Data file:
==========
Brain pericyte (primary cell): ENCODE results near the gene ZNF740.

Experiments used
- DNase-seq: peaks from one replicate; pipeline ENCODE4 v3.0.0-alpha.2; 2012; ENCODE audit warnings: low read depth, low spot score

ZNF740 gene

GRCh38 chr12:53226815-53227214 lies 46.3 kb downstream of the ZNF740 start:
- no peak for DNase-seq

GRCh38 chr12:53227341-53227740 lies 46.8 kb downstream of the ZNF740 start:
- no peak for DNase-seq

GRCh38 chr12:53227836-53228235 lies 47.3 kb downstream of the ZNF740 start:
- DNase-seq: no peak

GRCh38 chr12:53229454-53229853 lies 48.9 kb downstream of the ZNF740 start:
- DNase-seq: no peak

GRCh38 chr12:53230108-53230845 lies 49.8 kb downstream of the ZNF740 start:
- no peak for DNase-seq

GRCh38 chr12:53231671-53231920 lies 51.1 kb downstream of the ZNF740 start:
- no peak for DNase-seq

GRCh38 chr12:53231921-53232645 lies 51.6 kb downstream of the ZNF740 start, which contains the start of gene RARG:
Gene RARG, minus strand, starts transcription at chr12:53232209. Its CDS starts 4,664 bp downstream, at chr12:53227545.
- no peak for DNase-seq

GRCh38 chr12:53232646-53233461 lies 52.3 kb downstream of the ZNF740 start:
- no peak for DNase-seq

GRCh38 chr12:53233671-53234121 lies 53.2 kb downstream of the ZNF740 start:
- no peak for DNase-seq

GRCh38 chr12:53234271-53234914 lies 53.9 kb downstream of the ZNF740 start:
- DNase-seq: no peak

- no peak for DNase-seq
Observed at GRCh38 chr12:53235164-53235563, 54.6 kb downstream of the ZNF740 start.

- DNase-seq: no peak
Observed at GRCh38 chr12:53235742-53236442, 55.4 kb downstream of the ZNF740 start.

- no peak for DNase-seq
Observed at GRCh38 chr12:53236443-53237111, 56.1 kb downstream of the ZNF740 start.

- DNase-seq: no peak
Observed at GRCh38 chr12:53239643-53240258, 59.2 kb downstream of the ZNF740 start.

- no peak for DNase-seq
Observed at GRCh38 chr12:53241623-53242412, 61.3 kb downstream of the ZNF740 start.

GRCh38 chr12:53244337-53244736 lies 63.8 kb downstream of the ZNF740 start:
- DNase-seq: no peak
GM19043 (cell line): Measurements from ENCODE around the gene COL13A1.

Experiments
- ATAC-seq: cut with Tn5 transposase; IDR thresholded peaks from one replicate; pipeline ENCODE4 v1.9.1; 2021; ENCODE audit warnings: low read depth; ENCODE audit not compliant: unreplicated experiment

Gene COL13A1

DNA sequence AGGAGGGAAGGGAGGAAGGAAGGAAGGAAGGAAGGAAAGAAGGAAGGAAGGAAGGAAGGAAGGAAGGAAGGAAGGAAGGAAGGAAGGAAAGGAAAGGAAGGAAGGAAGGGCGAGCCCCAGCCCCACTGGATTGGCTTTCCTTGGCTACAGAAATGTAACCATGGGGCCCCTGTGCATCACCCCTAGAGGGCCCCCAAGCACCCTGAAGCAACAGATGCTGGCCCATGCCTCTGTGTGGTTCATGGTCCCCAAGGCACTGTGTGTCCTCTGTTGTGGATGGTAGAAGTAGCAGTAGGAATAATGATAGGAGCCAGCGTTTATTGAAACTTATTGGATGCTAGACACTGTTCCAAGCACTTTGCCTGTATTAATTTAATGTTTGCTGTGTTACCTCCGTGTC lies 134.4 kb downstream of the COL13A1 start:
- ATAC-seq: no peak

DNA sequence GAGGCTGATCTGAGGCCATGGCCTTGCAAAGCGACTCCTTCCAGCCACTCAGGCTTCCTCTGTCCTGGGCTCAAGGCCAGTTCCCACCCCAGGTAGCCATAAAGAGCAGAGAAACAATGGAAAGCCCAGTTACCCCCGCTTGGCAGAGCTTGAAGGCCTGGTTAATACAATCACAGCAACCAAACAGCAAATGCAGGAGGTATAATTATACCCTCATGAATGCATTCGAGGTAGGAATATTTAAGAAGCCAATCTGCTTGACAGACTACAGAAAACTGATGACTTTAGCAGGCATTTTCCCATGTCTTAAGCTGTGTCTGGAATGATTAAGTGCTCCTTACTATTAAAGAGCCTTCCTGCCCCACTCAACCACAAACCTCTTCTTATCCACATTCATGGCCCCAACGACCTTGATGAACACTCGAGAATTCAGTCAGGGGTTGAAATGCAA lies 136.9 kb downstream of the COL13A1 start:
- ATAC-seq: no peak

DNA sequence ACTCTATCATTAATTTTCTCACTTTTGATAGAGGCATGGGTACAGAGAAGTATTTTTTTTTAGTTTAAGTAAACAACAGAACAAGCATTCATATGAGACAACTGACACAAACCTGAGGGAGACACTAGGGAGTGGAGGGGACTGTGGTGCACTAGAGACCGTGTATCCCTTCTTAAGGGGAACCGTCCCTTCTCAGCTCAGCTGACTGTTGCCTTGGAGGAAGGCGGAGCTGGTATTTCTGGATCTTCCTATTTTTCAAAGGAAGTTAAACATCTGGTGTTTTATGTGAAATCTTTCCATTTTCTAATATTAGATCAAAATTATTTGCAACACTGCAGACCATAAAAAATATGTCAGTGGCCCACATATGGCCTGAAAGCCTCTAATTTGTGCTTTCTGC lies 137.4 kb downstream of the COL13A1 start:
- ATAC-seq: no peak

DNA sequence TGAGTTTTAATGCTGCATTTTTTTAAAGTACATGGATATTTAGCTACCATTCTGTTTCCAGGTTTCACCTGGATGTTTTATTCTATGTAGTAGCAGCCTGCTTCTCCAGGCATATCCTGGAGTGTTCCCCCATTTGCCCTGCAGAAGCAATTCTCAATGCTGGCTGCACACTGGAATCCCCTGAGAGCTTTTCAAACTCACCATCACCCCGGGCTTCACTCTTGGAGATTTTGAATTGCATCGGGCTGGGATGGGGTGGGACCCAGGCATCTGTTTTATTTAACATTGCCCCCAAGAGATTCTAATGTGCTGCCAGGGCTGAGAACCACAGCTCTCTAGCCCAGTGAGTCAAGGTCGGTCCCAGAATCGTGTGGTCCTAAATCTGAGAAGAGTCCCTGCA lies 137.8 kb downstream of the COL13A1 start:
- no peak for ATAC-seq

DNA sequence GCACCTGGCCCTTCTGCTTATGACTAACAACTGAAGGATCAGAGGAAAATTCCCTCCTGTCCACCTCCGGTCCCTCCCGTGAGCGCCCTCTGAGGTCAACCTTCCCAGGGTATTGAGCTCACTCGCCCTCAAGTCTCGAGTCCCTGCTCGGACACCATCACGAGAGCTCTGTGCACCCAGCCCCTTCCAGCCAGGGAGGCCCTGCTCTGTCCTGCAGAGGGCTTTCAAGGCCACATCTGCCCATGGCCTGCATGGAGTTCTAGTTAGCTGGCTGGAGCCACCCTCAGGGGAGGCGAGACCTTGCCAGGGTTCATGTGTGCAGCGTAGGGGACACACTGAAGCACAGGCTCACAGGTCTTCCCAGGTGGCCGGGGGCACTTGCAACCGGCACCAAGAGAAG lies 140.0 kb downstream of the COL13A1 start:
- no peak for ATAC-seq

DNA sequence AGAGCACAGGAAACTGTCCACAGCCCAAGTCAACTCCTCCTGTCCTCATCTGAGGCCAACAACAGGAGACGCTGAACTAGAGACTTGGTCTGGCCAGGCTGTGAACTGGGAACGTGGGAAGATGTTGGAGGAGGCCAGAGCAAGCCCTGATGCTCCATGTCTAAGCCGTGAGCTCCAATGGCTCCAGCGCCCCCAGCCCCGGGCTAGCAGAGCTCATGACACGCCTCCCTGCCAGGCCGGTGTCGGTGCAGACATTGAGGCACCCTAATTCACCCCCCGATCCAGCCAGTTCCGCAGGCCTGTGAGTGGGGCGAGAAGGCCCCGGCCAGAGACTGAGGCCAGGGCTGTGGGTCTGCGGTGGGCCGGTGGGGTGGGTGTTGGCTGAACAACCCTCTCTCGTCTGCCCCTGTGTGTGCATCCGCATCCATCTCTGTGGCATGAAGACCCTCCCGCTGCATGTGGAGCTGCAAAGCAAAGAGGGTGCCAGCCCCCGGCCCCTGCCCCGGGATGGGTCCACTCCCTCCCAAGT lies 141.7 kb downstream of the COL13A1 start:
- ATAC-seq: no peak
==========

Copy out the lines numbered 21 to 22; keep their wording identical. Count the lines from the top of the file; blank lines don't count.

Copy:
- no peak for DNase-seq

GRCh38 chr12:53233671-53234121 lies 53.2 kb downstream of the ZNF740 start: